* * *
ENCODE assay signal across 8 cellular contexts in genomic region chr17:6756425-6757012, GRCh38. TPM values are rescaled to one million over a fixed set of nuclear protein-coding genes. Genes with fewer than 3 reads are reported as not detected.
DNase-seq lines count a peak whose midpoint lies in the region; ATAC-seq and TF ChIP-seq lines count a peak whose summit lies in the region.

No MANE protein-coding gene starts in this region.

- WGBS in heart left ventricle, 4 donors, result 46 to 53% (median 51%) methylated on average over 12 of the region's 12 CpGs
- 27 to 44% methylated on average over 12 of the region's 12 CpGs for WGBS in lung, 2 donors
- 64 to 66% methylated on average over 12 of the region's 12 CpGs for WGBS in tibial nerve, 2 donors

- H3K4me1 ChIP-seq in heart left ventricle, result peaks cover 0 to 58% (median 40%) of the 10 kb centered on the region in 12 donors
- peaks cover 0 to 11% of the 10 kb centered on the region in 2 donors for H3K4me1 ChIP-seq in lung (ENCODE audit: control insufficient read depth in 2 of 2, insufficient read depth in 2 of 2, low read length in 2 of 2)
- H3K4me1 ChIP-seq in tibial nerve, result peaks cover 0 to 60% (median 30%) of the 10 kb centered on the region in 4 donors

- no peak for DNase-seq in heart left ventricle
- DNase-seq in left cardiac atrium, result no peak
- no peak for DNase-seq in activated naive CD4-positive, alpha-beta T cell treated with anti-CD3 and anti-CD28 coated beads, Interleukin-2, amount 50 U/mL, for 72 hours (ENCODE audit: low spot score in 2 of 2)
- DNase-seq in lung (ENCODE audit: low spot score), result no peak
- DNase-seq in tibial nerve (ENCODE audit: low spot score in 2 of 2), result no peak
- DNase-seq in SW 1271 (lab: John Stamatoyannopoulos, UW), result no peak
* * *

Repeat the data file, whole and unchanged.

ENCODE assay signal across 8 cellular contexts in genomic region chr17:6756425-6757012, GRCh38. TPM values are rescaled to one million over a fixed set of nuclear protein-coding genes. Genes with fewer than 3 reads are reported as not detected.
DNase-seq lines count a peak whose midpoint lies in the region; ATAC-seq and TF ChIP-seq lines count a peak whose summit lies in the region.

No MANE protein-coding gene starts in this region.

- WGBS in heart left ventricle, 4 donors, result 46 to 53% (median 51%) methylated on average over 12 of the region's 12 CpGs
- 27 to 44% methylated on average over 12 of the region's 12 CpGs for WGBS in lung, 2 donors
- 64 to 66% methylated on average over 12 of the region's 12 CpGs for WGBS in tibial nerve, 2 donors

- H3K4me1 ChIP-seq in heart left ventricle, result peaks cover 0 to 58% (median 40%) of the 10 kb centered on the region in 12 donors
- peaks cover 0 to 11% of the 10 kb centered on the region in 2 donors for H3K4me1 ChIP-seq in lung (ENCODE audit: control insufficient read depth in 2 of 2, insufficient read depth in 2 of 2, low read length in 2 of 2)
- H3K4me1 ChIP-seq in tibial nerve, result peaks cover 0 to 60% (median 30%) of the 10 kb centered on the region in 4 donors

- no peak for DNase-seq in heart left ventricle
- DNase-seq in left cardiac atrium, result no peak
- no peak for DNase-seq in activated naive CD4-positive, alpha-beta T cell treated with anti-CD3 and anti-CD28 coated beads, Interleukin-2, amount 50 U/mL, for 72 hours (ENCODE audit: low spot score in 2 of 2)
- DNase-seq in lung (ENCODE audit: low spot score), result no peak
- DNase-seq in tibial nerve (ENCODE audit: low spot score in 2 of 2), result no peak
- DNase-seq in SW 1271 (lab: John Stamatoyannopoulos, UW), result no peak